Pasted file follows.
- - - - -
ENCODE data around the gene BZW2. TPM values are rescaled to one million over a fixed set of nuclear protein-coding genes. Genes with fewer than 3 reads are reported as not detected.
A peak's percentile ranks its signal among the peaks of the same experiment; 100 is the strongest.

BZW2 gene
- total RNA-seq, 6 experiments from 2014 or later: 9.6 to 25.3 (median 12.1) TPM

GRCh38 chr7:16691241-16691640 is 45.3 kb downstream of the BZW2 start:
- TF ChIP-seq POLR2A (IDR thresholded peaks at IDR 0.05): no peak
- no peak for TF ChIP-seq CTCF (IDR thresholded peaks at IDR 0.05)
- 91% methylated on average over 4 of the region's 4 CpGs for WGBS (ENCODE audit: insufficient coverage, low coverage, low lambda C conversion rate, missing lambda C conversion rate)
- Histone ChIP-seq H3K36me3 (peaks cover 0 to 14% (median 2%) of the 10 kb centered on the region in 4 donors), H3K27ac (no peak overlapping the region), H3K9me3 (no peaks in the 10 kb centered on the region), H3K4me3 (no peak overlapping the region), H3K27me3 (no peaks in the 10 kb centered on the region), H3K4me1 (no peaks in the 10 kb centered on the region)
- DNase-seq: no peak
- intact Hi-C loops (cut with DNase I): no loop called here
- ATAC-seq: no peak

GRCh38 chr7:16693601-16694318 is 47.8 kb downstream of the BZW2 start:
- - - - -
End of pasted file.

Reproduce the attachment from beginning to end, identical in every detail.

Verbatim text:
ENCODE data around the gene BZW2. TPM values are rescaled to one million over a fixed set of nuclear protein-coding genes. Genes with fewer than 3 reads are reported as not detected.
A peak's percentile ranks its signal among the peaks of the same experiment; 100 is the strongest.

BZW2 gene
- total RNA-seq, 6 experiments from 2014 or later: 9.6 to 25.3 (median 12.1) TPM

GRCh38 chr7:16691241-16691640 is 45.3 kb downstream of the BZW2 start:
- TF ChIP-seq POLR2A (IDR thresholded peaks at IDR 0.05): no peak
- no peak for TF ChIP-seq CTCF (IDR thresholded peaks at IDR 0.05)
- 91% methylated on average over 4 of the region's 4 CpGs for WGBS (ENCODE audit: insufficient coverage, low coverage, low lambda C conversion rate, missing lambda C conversion rate)
- Histone ChIP-seq H3K36me3 (peaks cover 0 to 14% (median 2%) of the 10 kb centered on the region in 4 donors), H3K27ac (no peak overlapping the region), H3K9me3 (no peaks in the 10 kb centered on the region), H3K4me3 (no peak overlapping the region), H3K27me3 (no peaks in the 10 kb centered on the region), H3K4me1 (no peaks in the 10 kb centered on the region)
- DNase-seq: no peak
- intact Hi-C loops (cut with DNase I): no loop called here
- ATAC-seq: no peak

GRCh38 chr7:16693601-16694318 is 47.8 kb downstream of the BZW2 start: